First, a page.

Managing Director of Inter-City State Transport Company (ISTC), Nana Akomea, has hinted that plans were far-advanced by his outfit to expand its operations to Nigeria and some other populous African countries.
He said the company was already plying the route to Togo, Benin and Cote d’Ivoire, and would venture into the Nigeria transport market.
Nana Akomea made this known to the Parliamentary Select Committee on Transport when they paid a working visit to the company head office in Accra.
The visit was to ascertain firsthand information on the company, their challenges and also familiarise themselves with their operations.
The committee toured the company facilities and witnessed the commissioning of the ISTC Driving School by the Minister of Transport, Mr Kweku Ofori Asiamah, which had been refurbished with the state-of-the-art equipment with the latest driving technology.
The transport minister also inaugurated the ISTC newly car rental service terminal, which is equipped with modern special utility vehicles and saloon cars for the consumption of the public.
He said though, the company was in crisis, his leadership, management and committed staff have turned around the company by increasing productivity and paying some debts the company was owing.
The managing director revealed that there were plans to establish stations at Kasoa, Pokuase, Ashaiman, all suburbs of Accra, to expand the local market in other to reduce passengers’ burden of moving far from their locations to the main ISTC yard to travel.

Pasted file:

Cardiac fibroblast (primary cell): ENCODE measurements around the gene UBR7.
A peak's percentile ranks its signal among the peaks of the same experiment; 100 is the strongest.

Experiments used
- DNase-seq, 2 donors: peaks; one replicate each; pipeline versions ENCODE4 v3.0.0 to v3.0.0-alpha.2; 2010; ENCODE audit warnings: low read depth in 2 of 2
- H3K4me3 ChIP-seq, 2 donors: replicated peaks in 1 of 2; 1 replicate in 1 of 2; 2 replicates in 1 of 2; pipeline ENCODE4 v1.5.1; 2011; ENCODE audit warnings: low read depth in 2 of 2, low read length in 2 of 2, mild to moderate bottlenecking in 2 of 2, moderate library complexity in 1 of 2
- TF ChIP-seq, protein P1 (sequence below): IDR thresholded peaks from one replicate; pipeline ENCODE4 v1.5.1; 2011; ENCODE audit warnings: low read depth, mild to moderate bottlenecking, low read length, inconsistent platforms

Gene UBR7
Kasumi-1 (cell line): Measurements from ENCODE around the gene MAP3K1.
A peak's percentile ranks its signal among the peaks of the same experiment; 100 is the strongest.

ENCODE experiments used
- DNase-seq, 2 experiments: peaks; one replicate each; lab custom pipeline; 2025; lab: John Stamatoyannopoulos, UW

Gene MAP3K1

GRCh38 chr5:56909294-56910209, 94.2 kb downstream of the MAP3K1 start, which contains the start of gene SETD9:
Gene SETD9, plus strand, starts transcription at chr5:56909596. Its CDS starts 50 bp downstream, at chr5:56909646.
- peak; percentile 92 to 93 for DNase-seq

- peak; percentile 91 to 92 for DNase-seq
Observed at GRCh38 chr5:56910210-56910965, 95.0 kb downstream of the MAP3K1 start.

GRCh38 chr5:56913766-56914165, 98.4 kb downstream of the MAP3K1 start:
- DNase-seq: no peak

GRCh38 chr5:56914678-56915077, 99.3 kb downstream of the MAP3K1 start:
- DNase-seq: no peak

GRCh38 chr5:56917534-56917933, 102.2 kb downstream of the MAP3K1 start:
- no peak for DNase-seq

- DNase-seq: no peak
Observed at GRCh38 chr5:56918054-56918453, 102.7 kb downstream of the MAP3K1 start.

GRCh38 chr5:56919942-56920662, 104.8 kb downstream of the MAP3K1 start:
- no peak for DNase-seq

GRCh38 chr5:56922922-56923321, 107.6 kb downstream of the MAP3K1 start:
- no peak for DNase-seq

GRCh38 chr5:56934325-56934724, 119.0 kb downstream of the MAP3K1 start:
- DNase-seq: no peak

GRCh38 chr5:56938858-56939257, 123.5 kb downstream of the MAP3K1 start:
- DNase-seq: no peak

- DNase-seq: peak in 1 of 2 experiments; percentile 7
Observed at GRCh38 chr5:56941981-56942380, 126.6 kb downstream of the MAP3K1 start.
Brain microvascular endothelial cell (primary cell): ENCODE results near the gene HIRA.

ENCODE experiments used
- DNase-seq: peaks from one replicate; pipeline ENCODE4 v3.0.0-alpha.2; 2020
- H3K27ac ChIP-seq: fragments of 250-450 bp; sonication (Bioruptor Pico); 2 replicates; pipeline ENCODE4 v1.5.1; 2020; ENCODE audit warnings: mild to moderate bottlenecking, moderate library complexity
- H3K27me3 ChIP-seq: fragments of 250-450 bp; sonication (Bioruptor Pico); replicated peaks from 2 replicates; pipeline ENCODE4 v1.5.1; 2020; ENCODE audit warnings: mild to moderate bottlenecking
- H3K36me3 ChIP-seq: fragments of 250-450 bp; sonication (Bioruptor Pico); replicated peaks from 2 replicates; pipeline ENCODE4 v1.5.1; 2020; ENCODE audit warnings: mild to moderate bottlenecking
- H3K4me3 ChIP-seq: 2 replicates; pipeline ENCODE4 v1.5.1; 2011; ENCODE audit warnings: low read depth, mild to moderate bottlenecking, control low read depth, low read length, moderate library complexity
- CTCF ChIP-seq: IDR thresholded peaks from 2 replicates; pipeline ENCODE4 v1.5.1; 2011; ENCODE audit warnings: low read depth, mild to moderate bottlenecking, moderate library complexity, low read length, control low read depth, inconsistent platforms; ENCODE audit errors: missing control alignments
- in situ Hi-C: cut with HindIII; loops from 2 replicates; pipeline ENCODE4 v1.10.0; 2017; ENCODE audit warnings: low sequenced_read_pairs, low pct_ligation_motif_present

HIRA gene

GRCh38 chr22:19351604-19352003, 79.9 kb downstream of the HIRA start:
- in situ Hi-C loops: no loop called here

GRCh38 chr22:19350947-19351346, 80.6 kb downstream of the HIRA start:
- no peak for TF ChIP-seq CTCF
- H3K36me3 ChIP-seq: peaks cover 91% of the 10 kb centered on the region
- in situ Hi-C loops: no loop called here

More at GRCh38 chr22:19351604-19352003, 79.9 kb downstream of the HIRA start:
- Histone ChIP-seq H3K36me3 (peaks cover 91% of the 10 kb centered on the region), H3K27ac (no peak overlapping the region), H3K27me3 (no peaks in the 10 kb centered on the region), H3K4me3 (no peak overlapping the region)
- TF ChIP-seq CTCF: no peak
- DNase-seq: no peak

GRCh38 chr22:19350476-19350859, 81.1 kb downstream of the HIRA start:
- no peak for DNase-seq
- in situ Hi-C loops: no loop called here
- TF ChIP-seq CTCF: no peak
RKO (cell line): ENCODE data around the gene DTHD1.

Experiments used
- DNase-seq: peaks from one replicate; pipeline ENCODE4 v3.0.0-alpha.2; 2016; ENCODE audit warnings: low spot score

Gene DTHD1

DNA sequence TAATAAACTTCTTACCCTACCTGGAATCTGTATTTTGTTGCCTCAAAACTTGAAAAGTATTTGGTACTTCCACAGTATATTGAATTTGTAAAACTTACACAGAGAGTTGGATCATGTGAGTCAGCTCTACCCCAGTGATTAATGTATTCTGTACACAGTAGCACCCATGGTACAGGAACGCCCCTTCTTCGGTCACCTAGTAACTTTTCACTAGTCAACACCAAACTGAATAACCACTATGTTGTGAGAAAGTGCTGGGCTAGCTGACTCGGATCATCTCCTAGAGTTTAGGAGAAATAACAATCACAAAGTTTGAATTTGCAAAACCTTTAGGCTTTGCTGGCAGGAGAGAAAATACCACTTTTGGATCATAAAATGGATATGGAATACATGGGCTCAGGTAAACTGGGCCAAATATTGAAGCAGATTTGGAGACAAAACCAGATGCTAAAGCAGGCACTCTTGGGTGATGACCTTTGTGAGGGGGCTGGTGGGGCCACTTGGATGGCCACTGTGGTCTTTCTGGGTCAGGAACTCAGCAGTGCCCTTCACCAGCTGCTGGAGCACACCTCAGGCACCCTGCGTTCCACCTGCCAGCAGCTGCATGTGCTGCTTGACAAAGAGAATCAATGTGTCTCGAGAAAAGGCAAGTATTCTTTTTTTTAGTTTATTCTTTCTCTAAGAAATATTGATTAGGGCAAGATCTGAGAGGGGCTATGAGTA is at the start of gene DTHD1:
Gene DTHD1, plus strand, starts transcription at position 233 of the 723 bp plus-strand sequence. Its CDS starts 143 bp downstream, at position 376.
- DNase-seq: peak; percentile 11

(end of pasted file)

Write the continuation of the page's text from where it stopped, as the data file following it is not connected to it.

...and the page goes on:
According to him, apart from the Asafo terminal in Kumasi, in Ashanti Region, the company was on course to establishing sub-stations in Kejetia and Sofoline, and also in the Brong Ahafo, Northern, Upper East and Upper West Regions.
Nana Akomea said, to meet the expected demands, the company was in the process of securing 100 Daewoo customised coaches from China at a cost of US$17.5 million to increase its fleet of buses to 160.
He said, from the company’s then four buses daily on the Accra-Kumasi route, the ISTC now does more than 20 trips to Kumasi, the most profitable route in the country, since it moved its operations to Circle and Asafo, the most popular transport hubs in Accra and Kumasi respectively.
“My administration with the support of the board of directors are on course to reposition ISTC as the safest and preferred means of road transportation.”
Member of Parliament for Ayensuano and Chairman of the Committee, Mr Samuel Ayeh-Paye, commended the management for turning around the fortunes of the company.
He welcomed the decision to expand their services to both the local and the sub-regional markets as there were economic potential on the targeted areas for expansion.
Mr Ayeh-Paye on the new fleet of coaches urged the engineers of the company to pay attention to the details of the specifications to ensure that the buses came with their parts and fit for the Ghanaian terrain.
He also urged the company’s management to ‘get closer to the committee’ and make their concerns known for speedy solutions.
That, he said, the committee would be privy to the plans and programmes of the company so as to advocate on their behalf to Parliament.
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